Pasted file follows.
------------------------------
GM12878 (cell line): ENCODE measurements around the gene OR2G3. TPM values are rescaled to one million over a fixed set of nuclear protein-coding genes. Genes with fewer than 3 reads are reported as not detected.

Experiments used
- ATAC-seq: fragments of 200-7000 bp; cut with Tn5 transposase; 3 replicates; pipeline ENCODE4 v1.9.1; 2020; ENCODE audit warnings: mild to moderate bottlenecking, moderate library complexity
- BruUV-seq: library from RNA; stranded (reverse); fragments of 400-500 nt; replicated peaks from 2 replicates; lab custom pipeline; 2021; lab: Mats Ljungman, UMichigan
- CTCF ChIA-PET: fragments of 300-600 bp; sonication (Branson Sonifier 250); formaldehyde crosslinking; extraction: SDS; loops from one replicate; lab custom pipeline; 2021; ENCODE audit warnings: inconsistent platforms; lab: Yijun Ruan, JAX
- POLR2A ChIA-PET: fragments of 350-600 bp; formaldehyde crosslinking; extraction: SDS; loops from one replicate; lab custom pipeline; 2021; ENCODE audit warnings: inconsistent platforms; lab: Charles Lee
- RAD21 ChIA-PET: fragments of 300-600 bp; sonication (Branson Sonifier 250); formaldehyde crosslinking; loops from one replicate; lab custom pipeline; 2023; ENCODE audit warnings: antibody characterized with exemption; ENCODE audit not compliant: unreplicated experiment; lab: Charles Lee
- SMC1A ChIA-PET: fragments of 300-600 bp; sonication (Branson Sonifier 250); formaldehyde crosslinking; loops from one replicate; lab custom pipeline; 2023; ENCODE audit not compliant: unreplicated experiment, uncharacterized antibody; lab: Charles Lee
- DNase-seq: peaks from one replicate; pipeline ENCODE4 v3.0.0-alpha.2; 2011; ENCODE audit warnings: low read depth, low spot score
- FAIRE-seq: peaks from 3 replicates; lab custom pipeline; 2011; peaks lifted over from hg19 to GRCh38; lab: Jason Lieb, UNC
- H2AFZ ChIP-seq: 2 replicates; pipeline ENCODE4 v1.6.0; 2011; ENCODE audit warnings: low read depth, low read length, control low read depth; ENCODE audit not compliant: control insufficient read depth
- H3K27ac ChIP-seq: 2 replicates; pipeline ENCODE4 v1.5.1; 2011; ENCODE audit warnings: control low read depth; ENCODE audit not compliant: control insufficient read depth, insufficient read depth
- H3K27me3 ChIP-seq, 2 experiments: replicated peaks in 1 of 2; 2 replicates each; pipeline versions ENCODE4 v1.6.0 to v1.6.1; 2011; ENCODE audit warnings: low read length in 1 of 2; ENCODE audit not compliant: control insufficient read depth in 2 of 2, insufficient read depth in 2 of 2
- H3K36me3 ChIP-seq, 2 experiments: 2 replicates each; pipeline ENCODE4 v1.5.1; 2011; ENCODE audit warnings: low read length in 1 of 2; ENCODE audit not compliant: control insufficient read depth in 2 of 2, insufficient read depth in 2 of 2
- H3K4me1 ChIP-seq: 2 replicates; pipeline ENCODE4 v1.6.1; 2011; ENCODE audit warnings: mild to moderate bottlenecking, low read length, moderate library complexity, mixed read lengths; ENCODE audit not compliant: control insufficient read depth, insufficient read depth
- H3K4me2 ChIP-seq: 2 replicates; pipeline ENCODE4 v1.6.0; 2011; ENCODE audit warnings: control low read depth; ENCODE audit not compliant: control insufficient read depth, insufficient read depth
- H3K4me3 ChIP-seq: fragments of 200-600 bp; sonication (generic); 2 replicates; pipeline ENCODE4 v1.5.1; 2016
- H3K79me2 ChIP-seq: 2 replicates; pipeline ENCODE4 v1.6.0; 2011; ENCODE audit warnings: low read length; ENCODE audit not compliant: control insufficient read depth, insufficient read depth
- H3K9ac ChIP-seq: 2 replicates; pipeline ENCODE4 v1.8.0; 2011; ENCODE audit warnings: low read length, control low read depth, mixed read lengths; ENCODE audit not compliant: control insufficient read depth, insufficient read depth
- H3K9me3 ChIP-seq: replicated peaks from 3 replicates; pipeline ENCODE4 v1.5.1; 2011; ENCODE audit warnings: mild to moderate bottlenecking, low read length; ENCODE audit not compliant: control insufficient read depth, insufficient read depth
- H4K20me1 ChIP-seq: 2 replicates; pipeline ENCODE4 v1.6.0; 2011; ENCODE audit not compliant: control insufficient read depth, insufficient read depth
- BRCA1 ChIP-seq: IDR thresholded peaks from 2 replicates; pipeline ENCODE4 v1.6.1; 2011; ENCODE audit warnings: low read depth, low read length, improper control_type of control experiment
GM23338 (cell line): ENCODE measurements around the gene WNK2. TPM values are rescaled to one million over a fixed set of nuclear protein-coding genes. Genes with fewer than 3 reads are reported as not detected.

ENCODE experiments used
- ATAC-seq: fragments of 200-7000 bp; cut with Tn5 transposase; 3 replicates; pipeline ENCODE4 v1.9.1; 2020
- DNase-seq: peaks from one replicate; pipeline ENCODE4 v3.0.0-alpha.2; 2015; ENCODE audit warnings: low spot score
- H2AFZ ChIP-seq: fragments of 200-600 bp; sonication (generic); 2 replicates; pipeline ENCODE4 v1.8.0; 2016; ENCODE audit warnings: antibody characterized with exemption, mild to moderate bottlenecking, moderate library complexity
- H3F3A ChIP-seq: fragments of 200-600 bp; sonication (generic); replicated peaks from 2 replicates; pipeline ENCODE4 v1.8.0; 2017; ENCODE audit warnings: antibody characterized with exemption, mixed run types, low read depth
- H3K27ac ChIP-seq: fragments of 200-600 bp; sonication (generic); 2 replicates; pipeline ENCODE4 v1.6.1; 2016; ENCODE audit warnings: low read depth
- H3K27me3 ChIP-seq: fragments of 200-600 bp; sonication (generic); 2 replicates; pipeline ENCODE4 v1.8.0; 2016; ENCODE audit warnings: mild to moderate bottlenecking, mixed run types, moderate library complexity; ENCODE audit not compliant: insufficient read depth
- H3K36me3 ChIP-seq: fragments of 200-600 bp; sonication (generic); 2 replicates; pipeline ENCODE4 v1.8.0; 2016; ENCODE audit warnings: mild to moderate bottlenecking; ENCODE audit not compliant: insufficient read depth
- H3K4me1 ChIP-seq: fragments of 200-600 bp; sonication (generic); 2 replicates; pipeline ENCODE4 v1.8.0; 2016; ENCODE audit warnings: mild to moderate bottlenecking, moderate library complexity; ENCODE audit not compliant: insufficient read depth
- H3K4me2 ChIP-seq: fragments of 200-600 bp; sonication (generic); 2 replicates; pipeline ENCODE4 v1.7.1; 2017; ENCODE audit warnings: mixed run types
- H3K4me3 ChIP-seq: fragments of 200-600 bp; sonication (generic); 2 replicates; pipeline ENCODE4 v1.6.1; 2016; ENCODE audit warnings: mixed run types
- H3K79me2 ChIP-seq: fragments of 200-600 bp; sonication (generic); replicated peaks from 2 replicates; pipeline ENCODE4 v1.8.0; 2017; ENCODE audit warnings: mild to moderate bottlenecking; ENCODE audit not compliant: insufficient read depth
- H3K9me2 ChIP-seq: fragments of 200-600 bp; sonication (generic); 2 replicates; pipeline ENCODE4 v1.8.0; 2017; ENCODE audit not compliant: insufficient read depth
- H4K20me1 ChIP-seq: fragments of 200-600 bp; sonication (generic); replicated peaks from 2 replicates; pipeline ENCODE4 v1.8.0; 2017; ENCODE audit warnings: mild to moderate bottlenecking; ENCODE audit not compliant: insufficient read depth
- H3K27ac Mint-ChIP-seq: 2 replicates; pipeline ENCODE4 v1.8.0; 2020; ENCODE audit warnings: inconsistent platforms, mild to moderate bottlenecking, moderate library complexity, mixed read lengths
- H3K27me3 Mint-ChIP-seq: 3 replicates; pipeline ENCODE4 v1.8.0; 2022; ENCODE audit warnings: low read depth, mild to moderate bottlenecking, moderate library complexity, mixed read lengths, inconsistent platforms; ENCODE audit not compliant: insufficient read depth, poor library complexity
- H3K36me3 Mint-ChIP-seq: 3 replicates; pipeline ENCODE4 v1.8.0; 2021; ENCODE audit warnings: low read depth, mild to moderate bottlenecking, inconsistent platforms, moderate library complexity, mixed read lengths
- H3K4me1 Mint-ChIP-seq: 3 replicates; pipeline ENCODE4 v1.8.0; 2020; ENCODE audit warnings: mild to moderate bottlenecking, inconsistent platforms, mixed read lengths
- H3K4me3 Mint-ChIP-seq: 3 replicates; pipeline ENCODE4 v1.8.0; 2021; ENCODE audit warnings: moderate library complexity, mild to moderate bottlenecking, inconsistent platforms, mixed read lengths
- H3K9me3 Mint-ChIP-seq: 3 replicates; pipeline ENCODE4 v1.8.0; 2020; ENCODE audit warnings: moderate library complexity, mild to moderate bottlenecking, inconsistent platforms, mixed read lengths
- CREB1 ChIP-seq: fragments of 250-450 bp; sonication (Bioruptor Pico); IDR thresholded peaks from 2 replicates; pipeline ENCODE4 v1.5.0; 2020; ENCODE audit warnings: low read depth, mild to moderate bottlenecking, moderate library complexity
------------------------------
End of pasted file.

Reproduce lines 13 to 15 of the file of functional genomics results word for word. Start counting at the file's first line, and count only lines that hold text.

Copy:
- H3K27me3 ChIP-seq, 2 experiments: replicated peaks in 1 of 2; 2 replicates each; pipeline versions ENCODE4 v1.6.0 to v1.6.1; 2011; ENCODE audit warnings: low read length in 1 of 2; ENCODE audit not compliant: control insufficient read depth in 2 of 2, insufficient read depth in 2 of 2
- H3K36me3 ChIP-seq, 2 experiments: 2 replicates each; pipeline ENCODE4 v1.5.1; 2011; ENCODE audit warnings: low read length in 1 of 2; ENCODE audit not compliant: control insufficient read depth in 2 of 2, insufficient read depth in 2 of 2
- H3K4me1 ChIP-seq: 2 replicates; pipeline ENCODE4 v1.6.1; 2011; ENCODE audit warnings: mild to moderate bottlenecking, low read length, moderate library complexity, mixed read lengths; ENCODE audit not compliant: control insufficient read depth, insufficient read depth